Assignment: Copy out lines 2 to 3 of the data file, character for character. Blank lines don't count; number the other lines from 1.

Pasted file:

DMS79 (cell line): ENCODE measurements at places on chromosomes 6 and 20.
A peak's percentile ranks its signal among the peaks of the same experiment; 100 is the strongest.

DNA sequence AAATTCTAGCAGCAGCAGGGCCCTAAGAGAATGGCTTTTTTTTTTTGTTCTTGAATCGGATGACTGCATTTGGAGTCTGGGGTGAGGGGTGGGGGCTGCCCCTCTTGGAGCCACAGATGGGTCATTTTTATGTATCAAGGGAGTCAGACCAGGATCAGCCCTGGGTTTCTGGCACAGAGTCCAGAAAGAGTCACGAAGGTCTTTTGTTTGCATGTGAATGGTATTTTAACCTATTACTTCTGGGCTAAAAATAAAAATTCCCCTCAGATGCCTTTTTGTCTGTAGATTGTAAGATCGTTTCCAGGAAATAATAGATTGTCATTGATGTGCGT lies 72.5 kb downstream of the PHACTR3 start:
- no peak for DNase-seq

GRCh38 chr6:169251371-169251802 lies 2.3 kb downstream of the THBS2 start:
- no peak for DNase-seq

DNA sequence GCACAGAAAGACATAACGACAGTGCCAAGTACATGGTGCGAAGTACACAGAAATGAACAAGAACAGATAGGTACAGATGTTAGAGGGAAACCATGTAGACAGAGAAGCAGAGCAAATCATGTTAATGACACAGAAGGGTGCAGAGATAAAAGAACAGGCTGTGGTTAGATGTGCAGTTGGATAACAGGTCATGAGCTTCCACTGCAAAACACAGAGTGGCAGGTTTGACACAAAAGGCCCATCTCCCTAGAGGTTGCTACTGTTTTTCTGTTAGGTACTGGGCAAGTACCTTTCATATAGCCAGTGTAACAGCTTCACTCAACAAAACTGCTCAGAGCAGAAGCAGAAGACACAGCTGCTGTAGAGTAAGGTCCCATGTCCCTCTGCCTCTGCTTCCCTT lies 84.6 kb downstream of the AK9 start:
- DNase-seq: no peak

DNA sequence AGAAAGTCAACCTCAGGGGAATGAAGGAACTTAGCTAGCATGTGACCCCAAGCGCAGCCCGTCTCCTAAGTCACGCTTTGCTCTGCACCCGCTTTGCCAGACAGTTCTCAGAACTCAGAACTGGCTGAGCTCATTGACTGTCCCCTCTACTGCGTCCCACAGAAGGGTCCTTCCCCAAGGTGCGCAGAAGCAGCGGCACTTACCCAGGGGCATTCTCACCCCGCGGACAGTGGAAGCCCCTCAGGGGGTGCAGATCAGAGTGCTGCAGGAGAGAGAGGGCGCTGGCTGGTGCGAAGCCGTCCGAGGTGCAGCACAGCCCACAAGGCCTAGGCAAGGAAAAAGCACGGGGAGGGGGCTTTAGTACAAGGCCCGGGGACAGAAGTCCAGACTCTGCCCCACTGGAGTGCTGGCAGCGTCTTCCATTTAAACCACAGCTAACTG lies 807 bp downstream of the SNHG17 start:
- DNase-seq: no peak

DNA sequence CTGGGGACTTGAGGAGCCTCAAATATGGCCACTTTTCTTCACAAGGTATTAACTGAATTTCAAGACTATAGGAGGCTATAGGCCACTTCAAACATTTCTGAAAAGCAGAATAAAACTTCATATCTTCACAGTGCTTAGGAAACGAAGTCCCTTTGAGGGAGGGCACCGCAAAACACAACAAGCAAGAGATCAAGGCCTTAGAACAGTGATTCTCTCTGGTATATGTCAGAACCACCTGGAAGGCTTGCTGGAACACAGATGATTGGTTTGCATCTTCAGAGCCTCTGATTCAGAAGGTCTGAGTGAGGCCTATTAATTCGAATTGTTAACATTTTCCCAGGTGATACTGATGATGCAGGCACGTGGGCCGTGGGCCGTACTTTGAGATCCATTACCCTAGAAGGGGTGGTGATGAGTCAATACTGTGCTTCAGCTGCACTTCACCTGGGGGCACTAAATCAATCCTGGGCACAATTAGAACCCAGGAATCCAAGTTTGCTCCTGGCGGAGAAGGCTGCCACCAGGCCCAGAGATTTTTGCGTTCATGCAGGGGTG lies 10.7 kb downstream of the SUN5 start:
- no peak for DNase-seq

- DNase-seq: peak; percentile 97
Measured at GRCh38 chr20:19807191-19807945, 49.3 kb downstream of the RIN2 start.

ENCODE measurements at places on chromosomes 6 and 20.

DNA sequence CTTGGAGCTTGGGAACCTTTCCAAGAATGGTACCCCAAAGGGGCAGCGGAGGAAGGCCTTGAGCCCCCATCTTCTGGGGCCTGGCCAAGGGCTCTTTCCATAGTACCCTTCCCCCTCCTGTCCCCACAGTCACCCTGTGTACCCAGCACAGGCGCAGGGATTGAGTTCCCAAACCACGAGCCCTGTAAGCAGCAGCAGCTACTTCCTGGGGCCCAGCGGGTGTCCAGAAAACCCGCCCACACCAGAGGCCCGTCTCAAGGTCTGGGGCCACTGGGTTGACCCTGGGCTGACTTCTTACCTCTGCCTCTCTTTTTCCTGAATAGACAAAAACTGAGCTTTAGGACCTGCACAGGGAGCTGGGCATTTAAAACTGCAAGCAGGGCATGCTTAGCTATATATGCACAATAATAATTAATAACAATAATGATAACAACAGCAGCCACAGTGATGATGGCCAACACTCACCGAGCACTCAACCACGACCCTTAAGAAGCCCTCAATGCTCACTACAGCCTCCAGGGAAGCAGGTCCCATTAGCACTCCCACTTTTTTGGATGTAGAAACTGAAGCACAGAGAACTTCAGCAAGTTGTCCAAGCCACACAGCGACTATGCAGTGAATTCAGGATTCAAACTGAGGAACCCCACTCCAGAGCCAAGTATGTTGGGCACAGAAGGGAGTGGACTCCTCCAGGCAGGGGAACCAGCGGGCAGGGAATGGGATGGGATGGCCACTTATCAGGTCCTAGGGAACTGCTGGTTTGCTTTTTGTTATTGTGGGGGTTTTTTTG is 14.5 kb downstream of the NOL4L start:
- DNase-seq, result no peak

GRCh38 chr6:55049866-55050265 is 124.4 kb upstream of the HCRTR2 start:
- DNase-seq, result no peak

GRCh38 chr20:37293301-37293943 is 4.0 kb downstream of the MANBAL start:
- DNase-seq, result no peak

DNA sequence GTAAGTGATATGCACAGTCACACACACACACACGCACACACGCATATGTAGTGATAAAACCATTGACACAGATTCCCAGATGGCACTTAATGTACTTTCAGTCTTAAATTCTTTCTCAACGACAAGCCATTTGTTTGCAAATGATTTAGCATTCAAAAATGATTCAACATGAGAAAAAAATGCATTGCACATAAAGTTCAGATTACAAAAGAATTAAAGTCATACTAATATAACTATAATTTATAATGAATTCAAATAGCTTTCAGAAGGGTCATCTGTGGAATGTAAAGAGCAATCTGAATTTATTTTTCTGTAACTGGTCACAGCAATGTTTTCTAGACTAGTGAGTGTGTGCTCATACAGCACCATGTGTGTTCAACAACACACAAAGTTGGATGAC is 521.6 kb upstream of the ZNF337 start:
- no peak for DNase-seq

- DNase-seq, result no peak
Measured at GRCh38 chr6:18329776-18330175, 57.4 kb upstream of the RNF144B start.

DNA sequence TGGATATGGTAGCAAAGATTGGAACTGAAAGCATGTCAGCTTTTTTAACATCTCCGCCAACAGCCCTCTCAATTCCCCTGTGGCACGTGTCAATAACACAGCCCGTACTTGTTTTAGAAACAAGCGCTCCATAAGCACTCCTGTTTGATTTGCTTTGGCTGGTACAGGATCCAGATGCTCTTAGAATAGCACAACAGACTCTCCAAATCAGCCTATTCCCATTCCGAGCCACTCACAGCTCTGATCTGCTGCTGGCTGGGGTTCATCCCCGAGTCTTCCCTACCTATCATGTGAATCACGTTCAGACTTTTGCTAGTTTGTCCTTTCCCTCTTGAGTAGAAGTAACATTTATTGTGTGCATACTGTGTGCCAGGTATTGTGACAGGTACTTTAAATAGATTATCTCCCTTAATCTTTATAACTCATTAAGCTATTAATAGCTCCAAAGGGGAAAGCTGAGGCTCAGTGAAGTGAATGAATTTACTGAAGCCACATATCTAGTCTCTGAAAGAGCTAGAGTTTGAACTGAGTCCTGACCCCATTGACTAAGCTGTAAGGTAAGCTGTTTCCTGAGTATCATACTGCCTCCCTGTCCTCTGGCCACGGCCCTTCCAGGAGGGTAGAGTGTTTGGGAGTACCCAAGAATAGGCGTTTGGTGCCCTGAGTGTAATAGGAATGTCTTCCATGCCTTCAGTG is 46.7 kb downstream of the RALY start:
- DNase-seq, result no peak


A peak's percentile ranks its signal among the peaks of the same experiment; 100 is the strongest.

DNA sequence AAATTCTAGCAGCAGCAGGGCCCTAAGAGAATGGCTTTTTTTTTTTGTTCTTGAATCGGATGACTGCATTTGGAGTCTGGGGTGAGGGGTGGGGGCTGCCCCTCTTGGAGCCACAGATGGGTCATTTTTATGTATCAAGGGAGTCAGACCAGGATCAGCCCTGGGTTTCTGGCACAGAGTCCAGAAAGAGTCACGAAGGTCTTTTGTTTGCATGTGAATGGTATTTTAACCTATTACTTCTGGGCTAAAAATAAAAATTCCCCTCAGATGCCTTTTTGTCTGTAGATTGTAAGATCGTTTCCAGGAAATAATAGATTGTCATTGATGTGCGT lies 72.5 kb downstream of the PHACTR3 start: